Those born with the gift of music just can’t get enough of it, the Southtown Star reports. They perform, practice, perform, practice, and eventually, all the practices become performances, and all the performances become practices, a k a learning experiences and opportunities for polishing a very narrow skill set, guaranteed to bring a lifetime of joy.
This particular story is about Madeline Doon, 17, a senior at Richards High School in Oak Lawn. She’s ranked No. 1 in her class, so she has received academic honors, and she plans a pre-med major in college. But lots of kids take up pre-med studies; what sets Ms Doon apart is her music. She started playing flute in fifth grade and piano in sixth grade, and now she accompanies the high school’s show choir on piano, serves as flute section leader in the marching band, has managed to pick up the marimba in her spare time, and competes on the school’s chess team.
All that is impressive, but her gift and persistence both become especially apparent with the school’s jazz ensemble, for which she has received individual honors on both piano and flute. For instance, the jazz ensemble placed first in Class AA and was named overall grand champion last school year at a two-day jazz festival at Illinois State University. She was named one of the top five flute soloists in the competition. But even with natural talent in music, getting to that level still takes a considerable amount of time in the practice room.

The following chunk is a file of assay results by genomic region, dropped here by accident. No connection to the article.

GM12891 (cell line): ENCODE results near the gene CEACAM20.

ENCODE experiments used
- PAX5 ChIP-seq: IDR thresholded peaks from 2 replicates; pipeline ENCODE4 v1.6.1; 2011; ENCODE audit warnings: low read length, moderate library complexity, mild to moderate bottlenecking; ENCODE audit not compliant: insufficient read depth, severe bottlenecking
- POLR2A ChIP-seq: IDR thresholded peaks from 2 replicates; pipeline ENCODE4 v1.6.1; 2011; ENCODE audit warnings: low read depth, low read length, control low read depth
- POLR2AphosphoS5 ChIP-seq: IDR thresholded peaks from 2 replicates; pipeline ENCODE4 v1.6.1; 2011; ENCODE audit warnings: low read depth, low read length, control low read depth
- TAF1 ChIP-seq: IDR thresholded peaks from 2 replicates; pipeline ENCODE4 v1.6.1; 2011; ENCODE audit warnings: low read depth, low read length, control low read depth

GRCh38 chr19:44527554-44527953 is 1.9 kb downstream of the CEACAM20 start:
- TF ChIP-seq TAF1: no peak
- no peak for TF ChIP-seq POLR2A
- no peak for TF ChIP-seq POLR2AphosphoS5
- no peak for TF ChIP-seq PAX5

“I’m a workaholic,” the Southtown Star quoted her as saying. “There is not a day when I don’t want to practice. I like playing music. I play a lot of jazz music and I play classical and I improvise on the piano. There is not a day when I don’t play.”
For the record, “workaholics” are defined by their tendency to devote too much time to aspects of tasks that are unimportant. Sure, they put in time above and beyond what’s required for normal task completion, but they tend to waste time on aspects of the work that aren’t essential to its quality. I don’t think Ms Doon is a “workaholic” in the traditional sense—a “hard worker,” maybe, but her self-described “workaholic” character seems a bit off for someone who can create the music she has shown she can create.
Making that music is definitely hard work, though. The jazz combo at Richards High School rehearses (PDF) every Monday and Thursday evening and the jazz band rehearses every Wednesday and Thursday morning throughout the entire first semester. The highly recommended performance comes on Wednesday, Dec. 11.
“It is definitely my passion. I devote a lot of time to it. It is a lot of fun,” she said.